The arabica tree produces a fine quality coffee; the highest grades of arabica coffees are sold primarily by gourmet retailers. Arabica beans are delicate and flavorful and sell at higher prices because of their quality and limited availability. Because the arabica tree is susceptible to disease, frost, and drought, it requires very careful cultivation with just the right climatic conditions.
The robusta tree, which bears more coffee cherries, is hardier and more resistant to disease. Although generally not found in gourmet shops, robusta beans are often used in the processing of soluble (instant) coffees and popular commercial blends.
For the next 18 to 24 months the plants are fertilized, pruned, and weeded. The white, jasmine-scented flowers soon follow. It is not uncommon, however, to find blossoms, green berries, and ripe red cherries on the same branch of a tree.
While a robusta tree yields 2 to 3 pounds of green coffee a year, an arabica tree- because of its delicate nature-yields only 1 to 1.5 pounds. This is the equivalent of approximately 2,500 cherries or one pound of roasted coffee per tree.
Harvesting high-grade arabica coffees is very labor intensive because only the ripest cherries are selected for processing. Workers must return to the trees more than once, as all cherries do not ripen at the same time.
Generally, workers hand pick the cherries,
although harvesting times and practices often
vary with the growing region.
In the wet method, the pulp is removed mechanically. To loosen remaining pulp, the cherries are placed in a large, clean concrete tank to ferment. The beans are then poured into water and thoroughly washed. They are drained and spread out to dry in the sun or dried mechanically. Next, hulling machines remove the parchment and silver skin to reveal the green beans, which are then sorted and graded for various levels of quality.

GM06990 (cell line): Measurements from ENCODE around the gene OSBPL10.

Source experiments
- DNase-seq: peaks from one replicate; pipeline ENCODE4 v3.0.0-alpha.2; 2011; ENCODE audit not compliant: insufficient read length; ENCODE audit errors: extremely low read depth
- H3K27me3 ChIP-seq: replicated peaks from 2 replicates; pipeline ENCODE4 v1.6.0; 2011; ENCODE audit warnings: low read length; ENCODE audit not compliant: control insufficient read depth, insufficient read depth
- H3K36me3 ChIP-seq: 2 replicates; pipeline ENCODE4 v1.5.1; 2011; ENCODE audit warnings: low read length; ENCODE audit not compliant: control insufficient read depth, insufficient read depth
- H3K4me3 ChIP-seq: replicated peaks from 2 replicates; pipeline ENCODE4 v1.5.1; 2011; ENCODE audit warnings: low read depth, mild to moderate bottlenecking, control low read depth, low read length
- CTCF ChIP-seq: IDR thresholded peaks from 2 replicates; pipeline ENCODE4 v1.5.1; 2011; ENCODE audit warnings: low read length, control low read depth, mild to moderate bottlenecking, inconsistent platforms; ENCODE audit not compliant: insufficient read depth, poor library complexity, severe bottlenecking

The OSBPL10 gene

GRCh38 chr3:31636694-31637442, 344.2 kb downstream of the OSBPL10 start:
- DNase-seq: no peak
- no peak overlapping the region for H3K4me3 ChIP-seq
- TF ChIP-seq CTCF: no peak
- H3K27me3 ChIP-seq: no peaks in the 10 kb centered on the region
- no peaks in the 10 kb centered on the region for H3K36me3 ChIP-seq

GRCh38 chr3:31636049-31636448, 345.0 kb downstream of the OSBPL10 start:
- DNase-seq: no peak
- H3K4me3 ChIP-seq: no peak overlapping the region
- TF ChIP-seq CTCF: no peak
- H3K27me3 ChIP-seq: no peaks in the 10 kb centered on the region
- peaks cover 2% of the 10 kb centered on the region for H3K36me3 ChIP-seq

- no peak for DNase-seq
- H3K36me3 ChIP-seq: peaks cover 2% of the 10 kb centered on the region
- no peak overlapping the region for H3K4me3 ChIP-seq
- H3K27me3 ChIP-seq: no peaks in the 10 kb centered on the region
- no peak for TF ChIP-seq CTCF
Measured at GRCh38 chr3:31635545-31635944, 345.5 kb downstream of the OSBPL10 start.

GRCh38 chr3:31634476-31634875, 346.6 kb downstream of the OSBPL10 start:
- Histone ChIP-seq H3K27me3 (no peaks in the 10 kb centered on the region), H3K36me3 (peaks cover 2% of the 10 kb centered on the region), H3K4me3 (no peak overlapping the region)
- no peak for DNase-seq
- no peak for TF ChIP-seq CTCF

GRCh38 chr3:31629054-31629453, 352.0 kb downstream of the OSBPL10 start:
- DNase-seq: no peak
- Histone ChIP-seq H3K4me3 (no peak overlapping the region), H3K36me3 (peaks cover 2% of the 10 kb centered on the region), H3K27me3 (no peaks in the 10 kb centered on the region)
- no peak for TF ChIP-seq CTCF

In the dry method, the cherries are spread out in the sun on patios or drying mats. Turned by rakes several times a day, the beans dry in one to two weeks. when dry, they are transferred to hulling machines for removal of dried husk parchment and silver skin in preparation for sorting and grading.
Gourmet coffee (arabica) can be processed by either the wet or dry method. For example, Colombian, Costa Rican, Guatemalan, Kenyan, Hawaiian Kona, and Mexican coffee beans are processed by the wet method. Most Brazilian coffees, some Ethiopians, and some Indonesians are processed by the dry method. Once the beans are sorted and graded, they are bagged and transported to ports for warehousing and shipping.
Although some coffee is grown in Hawaii, the United States imports the majority of its coffee. Through the principal ports of New York City, New Orleans, and San Francisco comes one third of the world's coffee supply, all destined for U.S. consumption. The major producers of coffee imported into the United States are Brazil, Colombia, Mexico, Angola, Ivory Coast, El Salvador, Guatemala, Costa Rica, Kenya, and Indonesia.
Gourmet coffee retailers order from specialty roasters or roast their own coffees to provide the freshest, finest quality beans. Like you, roasters and retailers of green and roasted coffee beans carefully select their merchandise for quality. They examine coffee beans for imperfections and for small, broken beans, which roast darker than the rest and give a burnt taste to brewed coffee. Specialty merchants generally will not accept coffees containing broken beans or other defects that negatively affect the flavor of the brewed coffee.
Although a coffee's aroma, body, and
flavor vary according to how and where it is
grown and processed, certain characteristics
are expected in each fine coffee. Cupping not
only reveals these distinct qualities but also
identifies coffees that can be used in flavorful
blends. Only after it meets the rigorous
requirements of the taster's test will a gourmet
coffee be offered to you, the consumer.
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